If you strip away some of the other, less well formed methodology that I was trying to get into, yes.

I'd want to push efficiency and make that efficiency take a commitment as a specialty.  This includes the region(s) of operation (whether conquest or reputation based deals), extraction and processing equipment.  These would tend to be different between resources.  No chainsaws for mining iron, limited farming on rocky hills and such.  Technology has a way of shifting the value of land, it's uses and resource demand.  Since there is a high specialization commitment (for any real efficiency) in the design (both tools and locations)  a shift in tech can go a long way to equalize vanguard players back to the general pop.

Tech can come in many forms, whether it be the material change (bronze ->iron / impacts location), extraction (pick/shovel -> dynamite) or process (Bessemer vs open-hearth).  There would also be a demand fluctuation but we haven't considered the finished goods side yet.

  Loktofeit

Novice Member

Joined: 1/13/10
Posts: 12401

Currently playing EVE, SMITE, ArcheAge, and Combat Arms

7/06/13 9:28:32 AM#5
Since many developers seems to find the term 'toy' an insult to their work, I think that by developer definition they are all games. Hell, even Raph has gotten into the business of everything a game dev crafts is a game... unless of course someone says it isn't art, then OF COURSE IT IS RAWR!!!eleventy

"And wikipedia is as accurate as Britannica. Wikipedia is very reliable. You would be hard pressed to find a more reliable source for these kinds of things." -fivoroth

  Talinguard

Novice Member

Joined: 1/18/06
Posts: 672

Player accomplishment is relative to the chance of meaningful consequences in the event you fail.

 
OP  7/06/13 12:01:15 PM#6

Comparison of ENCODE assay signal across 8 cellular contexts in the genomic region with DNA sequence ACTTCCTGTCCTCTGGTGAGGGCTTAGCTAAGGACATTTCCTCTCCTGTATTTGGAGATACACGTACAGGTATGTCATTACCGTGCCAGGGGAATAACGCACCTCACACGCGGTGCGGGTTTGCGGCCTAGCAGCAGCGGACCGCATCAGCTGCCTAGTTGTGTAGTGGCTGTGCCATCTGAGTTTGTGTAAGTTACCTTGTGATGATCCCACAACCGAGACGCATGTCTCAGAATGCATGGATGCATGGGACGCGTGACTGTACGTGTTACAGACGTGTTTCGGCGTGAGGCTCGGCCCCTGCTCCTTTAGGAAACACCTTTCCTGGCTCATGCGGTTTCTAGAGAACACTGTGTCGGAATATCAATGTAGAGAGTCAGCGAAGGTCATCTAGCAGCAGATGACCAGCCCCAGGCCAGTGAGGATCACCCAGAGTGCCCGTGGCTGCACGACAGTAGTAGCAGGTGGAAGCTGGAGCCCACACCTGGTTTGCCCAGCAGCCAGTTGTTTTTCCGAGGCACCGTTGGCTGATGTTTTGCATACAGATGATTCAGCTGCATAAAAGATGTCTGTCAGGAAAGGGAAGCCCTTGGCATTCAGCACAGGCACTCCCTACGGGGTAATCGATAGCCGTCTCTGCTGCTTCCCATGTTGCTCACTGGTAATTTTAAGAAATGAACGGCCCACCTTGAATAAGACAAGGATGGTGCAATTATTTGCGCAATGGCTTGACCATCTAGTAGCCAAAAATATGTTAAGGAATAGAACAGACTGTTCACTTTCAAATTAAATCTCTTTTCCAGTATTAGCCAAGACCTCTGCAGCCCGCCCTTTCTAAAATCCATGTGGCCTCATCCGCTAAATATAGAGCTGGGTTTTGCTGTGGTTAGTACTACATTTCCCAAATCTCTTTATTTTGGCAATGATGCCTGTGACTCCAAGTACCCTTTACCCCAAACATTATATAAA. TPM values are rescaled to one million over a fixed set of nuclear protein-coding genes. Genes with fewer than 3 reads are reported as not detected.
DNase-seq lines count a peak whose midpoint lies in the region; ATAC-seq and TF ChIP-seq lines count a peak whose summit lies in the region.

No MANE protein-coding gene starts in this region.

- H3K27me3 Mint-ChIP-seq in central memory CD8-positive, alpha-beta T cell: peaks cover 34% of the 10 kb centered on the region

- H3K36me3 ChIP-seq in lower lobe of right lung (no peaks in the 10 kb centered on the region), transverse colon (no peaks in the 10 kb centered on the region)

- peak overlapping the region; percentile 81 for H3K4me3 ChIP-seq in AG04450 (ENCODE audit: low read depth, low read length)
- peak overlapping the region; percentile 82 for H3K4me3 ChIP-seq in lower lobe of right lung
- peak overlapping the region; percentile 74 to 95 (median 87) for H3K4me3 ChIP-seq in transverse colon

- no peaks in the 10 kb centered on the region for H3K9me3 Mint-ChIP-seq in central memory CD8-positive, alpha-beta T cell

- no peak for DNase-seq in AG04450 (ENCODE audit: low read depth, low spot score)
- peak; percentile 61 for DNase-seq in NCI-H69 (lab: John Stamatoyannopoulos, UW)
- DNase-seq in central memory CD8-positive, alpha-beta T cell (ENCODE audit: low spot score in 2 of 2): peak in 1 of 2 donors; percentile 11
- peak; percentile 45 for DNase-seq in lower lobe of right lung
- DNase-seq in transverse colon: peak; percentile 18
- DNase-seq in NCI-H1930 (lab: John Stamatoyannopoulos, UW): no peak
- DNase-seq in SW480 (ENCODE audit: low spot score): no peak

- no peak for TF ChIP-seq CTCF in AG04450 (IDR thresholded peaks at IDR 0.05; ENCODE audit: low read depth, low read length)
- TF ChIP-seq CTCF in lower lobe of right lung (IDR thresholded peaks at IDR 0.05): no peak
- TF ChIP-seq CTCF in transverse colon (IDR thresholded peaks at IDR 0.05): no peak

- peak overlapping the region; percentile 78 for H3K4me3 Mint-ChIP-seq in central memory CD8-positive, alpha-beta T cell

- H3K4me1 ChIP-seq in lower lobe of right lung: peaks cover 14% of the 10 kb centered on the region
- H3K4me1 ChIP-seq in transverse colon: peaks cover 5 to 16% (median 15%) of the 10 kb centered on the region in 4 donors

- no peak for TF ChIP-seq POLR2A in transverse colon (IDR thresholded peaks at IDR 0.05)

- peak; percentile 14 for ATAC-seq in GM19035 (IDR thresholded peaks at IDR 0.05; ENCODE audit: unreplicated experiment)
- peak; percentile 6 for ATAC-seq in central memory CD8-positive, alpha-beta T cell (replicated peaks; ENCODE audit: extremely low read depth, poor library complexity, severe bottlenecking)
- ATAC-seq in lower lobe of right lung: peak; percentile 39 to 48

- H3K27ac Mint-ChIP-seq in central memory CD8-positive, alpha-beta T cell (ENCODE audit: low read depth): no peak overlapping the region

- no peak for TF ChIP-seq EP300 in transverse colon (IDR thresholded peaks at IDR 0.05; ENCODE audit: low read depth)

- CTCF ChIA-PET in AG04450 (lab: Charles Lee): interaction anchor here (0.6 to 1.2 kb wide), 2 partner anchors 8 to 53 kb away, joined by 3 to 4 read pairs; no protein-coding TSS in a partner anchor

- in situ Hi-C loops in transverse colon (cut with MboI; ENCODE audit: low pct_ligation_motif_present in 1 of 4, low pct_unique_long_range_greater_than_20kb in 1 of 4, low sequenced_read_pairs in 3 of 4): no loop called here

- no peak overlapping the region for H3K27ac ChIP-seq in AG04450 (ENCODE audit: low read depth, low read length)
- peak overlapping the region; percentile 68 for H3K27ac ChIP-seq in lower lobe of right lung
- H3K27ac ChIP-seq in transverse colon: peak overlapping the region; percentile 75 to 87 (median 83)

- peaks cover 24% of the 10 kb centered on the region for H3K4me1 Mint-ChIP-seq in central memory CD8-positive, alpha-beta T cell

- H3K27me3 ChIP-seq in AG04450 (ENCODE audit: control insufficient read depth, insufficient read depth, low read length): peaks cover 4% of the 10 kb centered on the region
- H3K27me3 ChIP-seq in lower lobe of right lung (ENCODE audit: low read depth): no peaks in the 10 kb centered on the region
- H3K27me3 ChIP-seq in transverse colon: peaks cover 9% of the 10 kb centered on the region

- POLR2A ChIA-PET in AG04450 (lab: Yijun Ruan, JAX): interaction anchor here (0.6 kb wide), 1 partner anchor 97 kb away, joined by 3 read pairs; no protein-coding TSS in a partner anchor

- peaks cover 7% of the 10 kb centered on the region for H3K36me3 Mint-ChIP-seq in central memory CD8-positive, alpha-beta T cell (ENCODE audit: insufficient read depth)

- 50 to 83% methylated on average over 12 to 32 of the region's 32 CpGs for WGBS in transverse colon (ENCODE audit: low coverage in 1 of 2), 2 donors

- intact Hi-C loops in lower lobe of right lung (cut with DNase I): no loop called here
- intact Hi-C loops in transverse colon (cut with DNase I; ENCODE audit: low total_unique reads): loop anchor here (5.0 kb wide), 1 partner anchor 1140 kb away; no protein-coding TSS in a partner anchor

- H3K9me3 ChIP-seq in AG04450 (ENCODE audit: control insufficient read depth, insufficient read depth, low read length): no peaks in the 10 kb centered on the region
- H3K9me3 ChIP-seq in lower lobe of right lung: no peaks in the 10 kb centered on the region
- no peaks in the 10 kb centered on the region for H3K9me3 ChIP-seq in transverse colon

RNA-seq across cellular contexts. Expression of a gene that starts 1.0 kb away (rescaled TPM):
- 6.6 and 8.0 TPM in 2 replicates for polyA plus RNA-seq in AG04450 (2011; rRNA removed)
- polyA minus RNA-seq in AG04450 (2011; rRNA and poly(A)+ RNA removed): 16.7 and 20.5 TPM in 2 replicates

Originally posted by Loktofeit
Since many developers seems to find the term 'toy' an insult to their work, I think that by developer definition they are all games. Hell, even Raph has gotten into the business of everything a game dev crafts is a game... unless of course someone says it isn't art, then OF COURSE IT IS RAWR!!!eleventy

 I wasn't saying that developers make toys, just the opposite.  I simply made a distinction between toys, puzzles, challenges, competitions and games.  

As far as everything that a developer crafting being a game, yes in the way the term is commonly used.  All I was trying to do was convey the idea that in MMORPG's there are (for the most part) two different kinds of "games".  There are competitive games and adversarial games.  Competitive games being those that you earn stuff largely free from the influence of enemy players, then choose to use the spoils in contrived events.  Where in adversarial games, players spend a portion of their time trying to advance at some risk that other players will attack them and they risk losing something.  Eve is the best example I know of, but certainly not the only example.

WoW was a landmark game in that it established the competitive nature of MMORPG's both in longevity and profitability.  This caused a large shift away from the adversarial nature of MMORPG's.

IMO this is because managing player incentives is much more difficult when players can affect each other success to greater degrees.